Carlton McCoy

Carlton McCoy


Master Sommelier and President and CEO at Heitz Cellar, Co-Founder of The Roots Fund, and Host of Nomad with Carlton McCoy


The people I work with keep me level headed, grounded, motivated, and excited about my job. The nature of the business is stressful - keep it fun. I’m a clown and everyone knows it. If I can get the staff to smile once per shift, that’s success.


EXPERIENCE
EDUCATION
Watch, understand, and be open-minded to the dynamics of your workplace. Put your head down and listen, go in humbly, and stay quiet until you understand. That’s how you get the most experience and gain longevity in a position.
When I’m mentoring others, I tell them that they shouldn’t expect anyone to hold their hand. I’ll coach you, but you have to do the work. If you want to get into wine, read the books and do your research. Be self-motivated and have discipline. Everyone has to find the best approach that works for them.
There is a misperception - People think that you know everything about wine after passing the Master Sommelier exam. That’s not the case - You have to continually learn. The Court gives you the foundation and now I understand what interests me and go deeper. My experiences will shape how I approach applying this knowledge to developing and managing a balanced wine program.
Early on in my career I learned when you get hired your opinion doesn’t matter for a long time. Work hard. There is no room for an ego in restaurants.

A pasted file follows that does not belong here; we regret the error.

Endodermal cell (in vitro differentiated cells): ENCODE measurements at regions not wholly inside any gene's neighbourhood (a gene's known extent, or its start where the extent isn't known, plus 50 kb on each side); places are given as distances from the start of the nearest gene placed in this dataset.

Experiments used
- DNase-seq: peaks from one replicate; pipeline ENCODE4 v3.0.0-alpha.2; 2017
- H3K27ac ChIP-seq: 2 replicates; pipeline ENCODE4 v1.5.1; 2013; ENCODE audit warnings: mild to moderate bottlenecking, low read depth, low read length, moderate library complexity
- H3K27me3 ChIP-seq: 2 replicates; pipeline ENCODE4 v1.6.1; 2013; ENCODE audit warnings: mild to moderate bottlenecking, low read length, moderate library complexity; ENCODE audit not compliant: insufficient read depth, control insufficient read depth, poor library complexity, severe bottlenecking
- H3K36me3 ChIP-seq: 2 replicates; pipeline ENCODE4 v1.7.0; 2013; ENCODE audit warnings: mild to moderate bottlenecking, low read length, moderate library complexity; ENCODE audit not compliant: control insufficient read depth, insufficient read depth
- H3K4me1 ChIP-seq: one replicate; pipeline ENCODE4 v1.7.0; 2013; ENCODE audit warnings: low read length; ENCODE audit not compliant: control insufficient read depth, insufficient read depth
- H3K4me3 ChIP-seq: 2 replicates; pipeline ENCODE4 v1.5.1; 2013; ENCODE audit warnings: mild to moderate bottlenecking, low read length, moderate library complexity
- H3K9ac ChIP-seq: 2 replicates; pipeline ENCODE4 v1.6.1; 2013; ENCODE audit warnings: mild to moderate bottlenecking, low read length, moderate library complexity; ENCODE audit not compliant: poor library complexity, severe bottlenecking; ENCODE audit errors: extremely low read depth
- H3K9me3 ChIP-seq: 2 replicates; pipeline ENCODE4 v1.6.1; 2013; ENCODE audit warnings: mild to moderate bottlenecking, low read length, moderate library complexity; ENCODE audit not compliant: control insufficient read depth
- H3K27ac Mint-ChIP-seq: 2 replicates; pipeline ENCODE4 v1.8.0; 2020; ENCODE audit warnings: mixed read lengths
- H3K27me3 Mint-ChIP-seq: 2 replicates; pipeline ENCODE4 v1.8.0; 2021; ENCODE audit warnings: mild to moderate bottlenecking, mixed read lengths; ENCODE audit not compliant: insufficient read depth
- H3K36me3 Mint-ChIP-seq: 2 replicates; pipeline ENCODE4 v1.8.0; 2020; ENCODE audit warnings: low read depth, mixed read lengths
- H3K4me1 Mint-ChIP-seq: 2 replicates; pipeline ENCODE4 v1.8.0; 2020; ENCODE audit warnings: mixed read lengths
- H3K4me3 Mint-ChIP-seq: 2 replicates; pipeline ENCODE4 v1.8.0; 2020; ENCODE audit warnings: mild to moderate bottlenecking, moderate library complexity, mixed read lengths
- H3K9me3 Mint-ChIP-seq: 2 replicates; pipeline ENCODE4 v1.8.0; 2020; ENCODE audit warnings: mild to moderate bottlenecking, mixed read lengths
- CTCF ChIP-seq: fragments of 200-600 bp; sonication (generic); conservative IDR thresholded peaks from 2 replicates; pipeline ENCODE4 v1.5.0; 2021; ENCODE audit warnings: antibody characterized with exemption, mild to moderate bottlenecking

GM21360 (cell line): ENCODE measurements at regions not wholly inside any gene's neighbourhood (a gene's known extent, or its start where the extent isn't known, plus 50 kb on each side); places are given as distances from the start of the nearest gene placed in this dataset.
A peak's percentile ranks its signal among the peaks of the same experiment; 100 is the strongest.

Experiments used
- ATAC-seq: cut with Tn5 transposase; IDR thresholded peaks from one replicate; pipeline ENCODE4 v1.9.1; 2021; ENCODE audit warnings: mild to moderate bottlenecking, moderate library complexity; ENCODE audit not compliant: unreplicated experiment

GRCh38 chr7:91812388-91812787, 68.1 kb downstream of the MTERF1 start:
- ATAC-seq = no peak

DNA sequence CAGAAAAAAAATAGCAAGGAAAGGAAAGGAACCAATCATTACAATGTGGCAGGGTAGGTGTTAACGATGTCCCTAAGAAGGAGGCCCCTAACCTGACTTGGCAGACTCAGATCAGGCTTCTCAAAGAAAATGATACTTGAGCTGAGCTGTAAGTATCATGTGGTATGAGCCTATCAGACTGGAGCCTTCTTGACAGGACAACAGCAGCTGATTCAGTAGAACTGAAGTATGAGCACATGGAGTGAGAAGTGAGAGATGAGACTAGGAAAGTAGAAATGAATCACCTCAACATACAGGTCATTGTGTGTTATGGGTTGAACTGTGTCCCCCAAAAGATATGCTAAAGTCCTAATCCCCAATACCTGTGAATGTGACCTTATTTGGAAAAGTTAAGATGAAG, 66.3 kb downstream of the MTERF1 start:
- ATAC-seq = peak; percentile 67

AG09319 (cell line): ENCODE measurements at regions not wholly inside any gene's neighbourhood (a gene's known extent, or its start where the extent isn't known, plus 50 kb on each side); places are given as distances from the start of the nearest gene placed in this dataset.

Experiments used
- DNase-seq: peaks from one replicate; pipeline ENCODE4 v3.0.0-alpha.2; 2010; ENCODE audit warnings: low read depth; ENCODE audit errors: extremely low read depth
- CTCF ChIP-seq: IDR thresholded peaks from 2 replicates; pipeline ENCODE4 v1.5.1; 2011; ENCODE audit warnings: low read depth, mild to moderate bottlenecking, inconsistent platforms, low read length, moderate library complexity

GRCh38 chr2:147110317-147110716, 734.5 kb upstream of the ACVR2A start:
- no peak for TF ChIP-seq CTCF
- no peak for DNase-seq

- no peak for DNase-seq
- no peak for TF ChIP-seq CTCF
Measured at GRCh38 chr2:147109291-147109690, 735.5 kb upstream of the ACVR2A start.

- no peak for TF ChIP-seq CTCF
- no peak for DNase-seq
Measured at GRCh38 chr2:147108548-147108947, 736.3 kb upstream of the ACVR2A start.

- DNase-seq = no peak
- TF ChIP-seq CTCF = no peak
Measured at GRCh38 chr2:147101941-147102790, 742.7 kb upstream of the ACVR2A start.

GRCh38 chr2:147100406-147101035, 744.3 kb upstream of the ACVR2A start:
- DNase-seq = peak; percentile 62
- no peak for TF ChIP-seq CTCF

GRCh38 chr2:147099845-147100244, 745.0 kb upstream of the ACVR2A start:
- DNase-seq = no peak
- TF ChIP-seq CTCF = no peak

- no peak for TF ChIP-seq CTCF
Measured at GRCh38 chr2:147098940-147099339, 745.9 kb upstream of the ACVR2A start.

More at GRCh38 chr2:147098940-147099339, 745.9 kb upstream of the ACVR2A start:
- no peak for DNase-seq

If I could go back in time, one piece of advice I would give myself would be to be more patient with myself. It’s a double-edged sword and the industry requires a lot of you. To be successful, you have to be fully committed to what you’re doing.
My workplace and the people I work with keep me motivated. This industry has an abnormally high turnover rate (50%), but there are core, anchor people who have been here for years -Those are the people we all lean on.
Jay Fletcher has been a great mentor, in both the industry and in life - He has been the biggest influence. Paolo Novello taught me the basics of classic service mechanics and took a leap of faith and refined me. Andrew Myers got me into wine and took the time to teach me. Eric Zeibold taught me how to manage business. And I learned the importance of a really disciplined and structured foundation from Jonathan Benno, at Per Se. But a mentor doesn’t have to be someone who you’re involved with often. It can be someone who sets an example in what they do for and in the industry- for example Raj Parr and Bobby Stuckey.

Disclaimer: Individuals featured in the Inspirational Career Timelines section have been nominated by peers, colleagues and/or other members of the hospitality industry. It is to the best of our knowledge that each individual has demonstrated leadership and acted as a positive role model for others.


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